“After school, I don’t only work on homework. I also have to go to sports, and I have to work on club stuff because a lot of seniors do club leadership. And I also have to work on college applications which takes up a lot of time,” Ortman said. 

Juniors often experience the same struggle of having to manage their busy schedules while simultaneously prioritizing sleep.

“I have a late practice and if I don’t get my homework done before practice … because I have so much … I have to do [it] after. I also eat dinner after practice and I shower so it just adds time,” Acalanes junior Chloe Quintella said.  

Even when some students receive a full eight to 10 hours of rest, they still feel exhausted the next morning. The student survey asked, “Even when you receive a full eight plus hours of sleep, are there times when you are still tired the next morning?” Some 101 students from the survey said “yes” while only six students said “no”, with the remaining 40 students saying maybe or sometimes.

“I get eight to nine-plus hours of sleep, usually between eight and nine hours. It’s good for me but I still end up feeling tired,” Acalanes sophomore Jenna Steele said. 

Other studies show that a person’s quantity of sleep does not always determine the quality of rest, showing that students should also prioritize getting quality sleep.

“Good quality [and] the right amount of sleep is important to help keep you healthy both long term and short term, and to help support your learning,” said Citron, the Acalanes nurse. 

Digital screens, exercise too late in the day, and consumption of certain foods and drinks are among the causes of students’ low quality of sleep. In particular, consuming caffeine too late in the day negatively affects one’s quality of sleep because it stimulates the brain, shortening the length of deep sleep and causing students to wake up more frequently throughout the night. 

Like caffeine, alcohol consumption also has detrimental impacts on people’s quality of sleep.

“[Alcohol] will make you tired right away and you’ll sleep, but the sleep quality is very poor and you’ll probably wake often throughout the night and not get enough sleep,” Citron said.     

Although the majority of surveyed students say that they are sleep-deprived, about 30 percent of them report that they are not. Many of these students offer advice on maintaining a good sleep schedule, reiterating the importance of having disciplined bedtimes and sleep schedules.

“I prioritize sleep over homework because if I get good sleep at least I can pay attention in class,” Student 3 from the survey said.

Ultimately, many students say that getting their homework done on time allows them to maintain a more efficient schedule.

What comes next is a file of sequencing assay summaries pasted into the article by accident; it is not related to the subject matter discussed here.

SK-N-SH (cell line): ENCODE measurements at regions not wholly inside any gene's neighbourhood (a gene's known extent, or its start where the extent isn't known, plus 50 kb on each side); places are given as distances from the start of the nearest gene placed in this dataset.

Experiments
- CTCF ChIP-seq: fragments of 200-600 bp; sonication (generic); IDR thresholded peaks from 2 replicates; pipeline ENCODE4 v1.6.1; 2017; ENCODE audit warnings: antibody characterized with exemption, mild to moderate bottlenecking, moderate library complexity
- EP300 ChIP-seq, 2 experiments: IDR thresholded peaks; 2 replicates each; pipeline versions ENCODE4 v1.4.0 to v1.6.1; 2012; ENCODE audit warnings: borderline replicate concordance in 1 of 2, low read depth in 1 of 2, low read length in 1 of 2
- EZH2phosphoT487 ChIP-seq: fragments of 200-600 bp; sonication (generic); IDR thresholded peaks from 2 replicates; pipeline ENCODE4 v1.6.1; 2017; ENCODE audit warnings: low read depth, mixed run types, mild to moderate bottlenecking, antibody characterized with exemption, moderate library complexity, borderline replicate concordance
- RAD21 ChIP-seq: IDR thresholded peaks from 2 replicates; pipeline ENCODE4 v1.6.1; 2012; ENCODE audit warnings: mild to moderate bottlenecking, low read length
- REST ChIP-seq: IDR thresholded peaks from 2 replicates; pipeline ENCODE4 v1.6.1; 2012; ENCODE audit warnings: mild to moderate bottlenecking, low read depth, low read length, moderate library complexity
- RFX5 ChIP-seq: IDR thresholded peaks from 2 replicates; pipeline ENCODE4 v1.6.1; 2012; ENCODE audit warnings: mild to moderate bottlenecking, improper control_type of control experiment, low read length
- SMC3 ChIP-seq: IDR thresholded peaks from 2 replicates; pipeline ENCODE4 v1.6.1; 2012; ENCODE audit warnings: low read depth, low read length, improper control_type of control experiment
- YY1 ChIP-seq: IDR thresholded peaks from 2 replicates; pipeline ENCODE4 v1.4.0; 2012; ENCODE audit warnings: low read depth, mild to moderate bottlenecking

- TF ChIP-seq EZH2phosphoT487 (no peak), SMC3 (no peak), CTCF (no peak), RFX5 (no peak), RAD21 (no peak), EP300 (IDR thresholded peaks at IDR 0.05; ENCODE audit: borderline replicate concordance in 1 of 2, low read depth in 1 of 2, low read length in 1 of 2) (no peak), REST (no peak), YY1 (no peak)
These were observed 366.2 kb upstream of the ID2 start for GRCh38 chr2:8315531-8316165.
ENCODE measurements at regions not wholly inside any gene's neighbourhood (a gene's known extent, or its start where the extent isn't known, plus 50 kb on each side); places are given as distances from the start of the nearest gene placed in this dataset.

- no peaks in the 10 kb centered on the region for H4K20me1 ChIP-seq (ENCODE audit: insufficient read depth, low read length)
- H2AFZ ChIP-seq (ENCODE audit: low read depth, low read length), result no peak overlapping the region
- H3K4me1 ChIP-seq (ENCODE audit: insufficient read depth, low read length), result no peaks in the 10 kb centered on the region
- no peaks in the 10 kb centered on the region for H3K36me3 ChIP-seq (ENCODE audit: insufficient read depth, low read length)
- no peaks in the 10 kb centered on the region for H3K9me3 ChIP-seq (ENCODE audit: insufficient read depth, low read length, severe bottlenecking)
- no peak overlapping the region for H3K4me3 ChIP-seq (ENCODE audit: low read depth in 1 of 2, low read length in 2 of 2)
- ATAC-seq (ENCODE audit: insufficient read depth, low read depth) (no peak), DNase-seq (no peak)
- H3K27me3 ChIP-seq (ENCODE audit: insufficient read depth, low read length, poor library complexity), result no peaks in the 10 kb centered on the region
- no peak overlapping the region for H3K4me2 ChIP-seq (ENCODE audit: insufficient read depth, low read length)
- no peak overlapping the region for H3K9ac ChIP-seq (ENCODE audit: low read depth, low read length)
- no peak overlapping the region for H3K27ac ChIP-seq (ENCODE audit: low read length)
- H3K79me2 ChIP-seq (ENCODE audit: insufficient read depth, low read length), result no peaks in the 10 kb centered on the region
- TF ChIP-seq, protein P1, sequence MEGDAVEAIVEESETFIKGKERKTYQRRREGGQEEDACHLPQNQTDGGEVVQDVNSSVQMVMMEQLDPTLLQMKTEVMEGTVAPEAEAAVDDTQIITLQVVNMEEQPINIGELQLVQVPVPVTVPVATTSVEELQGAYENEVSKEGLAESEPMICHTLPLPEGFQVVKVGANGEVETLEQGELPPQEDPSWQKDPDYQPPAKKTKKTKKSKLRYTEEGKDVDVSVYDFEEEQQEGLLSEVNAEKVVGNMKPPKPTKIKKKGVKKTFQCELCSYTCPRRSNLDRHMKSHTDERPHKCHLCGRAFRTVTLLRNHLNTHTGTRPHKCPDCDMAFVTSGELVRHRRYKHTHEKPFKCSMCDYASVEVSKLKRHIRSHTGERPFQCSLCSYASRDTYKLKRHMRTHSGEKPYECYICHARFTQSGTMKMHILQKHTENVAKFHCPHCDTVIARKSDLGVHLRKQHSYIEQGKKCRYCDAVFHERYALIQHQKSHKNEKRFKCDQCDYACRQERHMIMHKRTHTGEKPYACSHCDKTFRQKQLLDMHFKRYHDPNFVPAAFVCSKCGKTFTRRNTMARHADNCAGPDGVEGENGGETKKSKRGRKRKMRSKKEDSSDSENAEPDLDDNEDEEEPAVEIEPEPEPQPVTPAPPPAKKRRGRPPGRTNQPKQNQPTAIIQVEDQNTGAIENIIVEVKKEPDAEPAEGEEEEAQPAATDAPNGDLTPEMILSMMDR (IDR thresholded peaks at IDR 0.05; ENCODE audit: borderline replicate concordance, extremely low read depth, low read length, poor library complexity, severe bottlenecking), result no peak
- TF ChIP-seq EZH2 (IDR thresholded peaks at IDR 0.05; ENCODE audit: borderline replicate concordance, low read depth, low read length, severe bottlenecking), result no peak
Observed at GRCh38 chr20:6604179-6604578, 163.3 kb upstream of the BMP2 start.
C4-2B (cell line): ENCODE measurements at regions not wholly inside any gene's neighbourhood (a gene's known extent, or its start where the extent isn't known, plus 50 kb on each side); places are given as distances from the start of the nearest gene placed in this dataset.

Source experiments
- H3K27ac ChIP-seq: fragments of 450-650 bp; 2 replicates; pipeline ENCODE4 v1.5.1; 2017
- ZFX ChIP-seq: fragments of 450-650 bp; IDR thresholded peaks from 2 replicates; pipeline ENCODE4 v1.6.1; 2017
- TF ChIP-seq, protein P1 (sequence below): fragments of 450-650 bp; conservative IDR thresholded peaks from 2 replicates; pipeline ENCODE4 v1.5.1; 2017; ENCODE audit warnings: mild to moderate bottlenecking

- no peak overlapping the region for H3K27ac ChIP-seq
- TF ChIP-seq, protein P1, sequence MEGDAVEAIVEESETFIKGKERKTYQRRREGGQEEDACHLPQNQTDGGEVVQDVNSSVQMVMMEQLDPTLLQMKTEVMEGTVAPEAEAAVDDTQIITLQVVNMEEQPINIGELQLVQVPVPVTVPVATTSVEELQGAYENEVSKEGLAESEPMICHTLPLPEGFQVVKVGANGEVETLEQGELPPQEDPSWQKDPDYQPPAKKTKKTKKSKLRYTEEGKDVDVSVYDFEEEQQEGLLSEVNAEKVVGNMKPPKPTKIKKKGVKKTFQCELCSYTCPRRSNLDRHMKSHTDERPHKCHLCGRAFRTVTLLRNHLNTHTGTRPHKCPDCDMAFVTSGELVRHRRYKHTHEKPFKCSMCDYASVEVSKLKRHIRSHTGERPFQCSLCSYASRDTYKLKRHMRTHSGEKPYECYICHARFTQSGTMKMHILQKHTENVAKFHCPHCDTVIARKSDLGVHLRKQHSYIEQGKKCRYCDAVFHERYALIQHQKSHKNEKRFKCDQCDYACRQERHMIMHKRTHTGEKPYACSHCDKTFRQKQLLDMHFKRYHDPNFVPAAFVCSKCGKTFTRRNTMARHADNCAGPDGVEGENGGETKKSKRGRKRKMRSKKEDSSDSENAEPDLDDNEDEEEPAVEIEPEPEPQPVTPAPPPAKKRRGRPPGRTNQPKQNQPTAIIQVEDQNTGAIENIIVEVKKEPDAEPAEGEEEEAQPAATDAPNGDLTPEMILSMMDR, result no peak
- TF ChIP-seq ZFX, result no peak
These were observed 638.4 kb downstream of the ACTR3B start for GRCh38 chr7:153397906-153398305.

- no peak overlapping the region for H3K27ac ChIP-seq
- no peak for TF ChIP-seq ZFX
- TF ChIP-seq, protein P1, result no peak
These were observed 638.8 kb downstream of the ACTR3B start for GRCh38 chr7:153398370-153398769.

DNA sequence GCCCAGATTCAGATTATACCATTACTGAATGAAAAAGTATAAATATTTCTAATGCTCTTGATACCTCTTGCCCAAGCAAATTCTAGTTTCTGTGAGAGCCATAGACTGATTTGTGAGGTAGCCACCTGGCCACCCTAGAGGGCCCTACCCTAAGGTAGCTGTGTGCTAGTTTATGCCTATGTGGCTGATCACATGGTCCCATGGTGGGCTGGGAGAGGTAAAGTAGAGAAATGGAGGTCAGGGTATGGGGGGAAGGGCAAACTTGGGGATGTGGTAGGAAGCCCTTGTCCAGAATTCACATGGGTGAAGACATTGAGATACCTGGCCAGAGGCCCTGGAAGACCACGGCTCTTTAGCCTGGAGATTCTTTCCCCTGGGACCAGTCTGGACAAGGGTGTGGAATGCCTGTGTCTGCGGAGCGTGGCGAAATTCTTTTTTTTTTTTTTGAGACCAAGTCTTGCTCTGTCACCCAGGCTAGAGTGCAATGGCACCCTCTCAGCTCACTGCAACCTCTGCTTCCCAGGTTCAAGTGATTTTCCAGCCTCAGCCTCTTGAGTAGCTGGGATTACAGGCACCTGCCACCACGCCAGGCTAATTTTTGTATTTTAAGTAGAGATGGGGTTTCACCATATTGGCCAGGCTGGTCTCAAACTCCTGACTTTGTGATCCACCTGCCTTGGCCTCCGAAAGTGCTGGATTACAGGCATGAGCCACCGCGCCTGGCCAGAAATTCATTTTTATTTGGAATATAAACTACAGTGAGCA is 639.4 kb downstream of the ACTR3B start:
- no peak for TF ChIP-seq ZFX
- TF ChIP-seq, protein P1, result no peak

I try to prioritize homework after school, which is usually what keeps me up later. I also read before I go to bed because it helps,” Student 4 from the survey said.  

Other people add that adopting a strict night routine can aid in maintaining a proper sleep schedule. 

“Your body responds well to routines, so if you get into a ritual. You know at 8:15, I get into my pajamas and I brush my teeth. If that’s what you do, your body will buy into it and get on board,” Thomas said. 

When the student survey asked what leads to sleep deprivation, 86.6 percent, or 110 students, attributed it to their heavy workload. Students believe that sleep deprivation may reduce if their heavy workloads could become more manageable, prompting teachers to eliminate unnecessary work from their curriculum.  

Others believe that the problem of sleep deprivation is mainly rooted in the distractions of social media and stimulation of digital screens. 72.4 percent, or 92 students, said that procrastination and distractions negatively affected their sleep habits. 

Some people emphasize the importance of refraining from phone use to better one’s sleep.

“One of the most beneficial things I think that students could do to help with their sleep schedule is to stay off of their phones so often. Just because the way that technology and social media works, is it creates a constant state of stress in your brain. Like you might not feel necessarily stressed out while you’re using your phone, but the way your body reacts is like a stress reaction,” Thomas said.    

Given the negative short-term and long-term effects of sleep deprivation, experts say that nothing takes precedence over a restful night. 

“Lack of sleep impairs your functioning in general. You’ll be slower, your mind won’t work as quickly, and in terms of school and learning-you’re working your butt off in your AP classes, you might as well be getting the most out of it by sleeping well. You’ll retain more knowledge, you’ll function better,” Thomas said.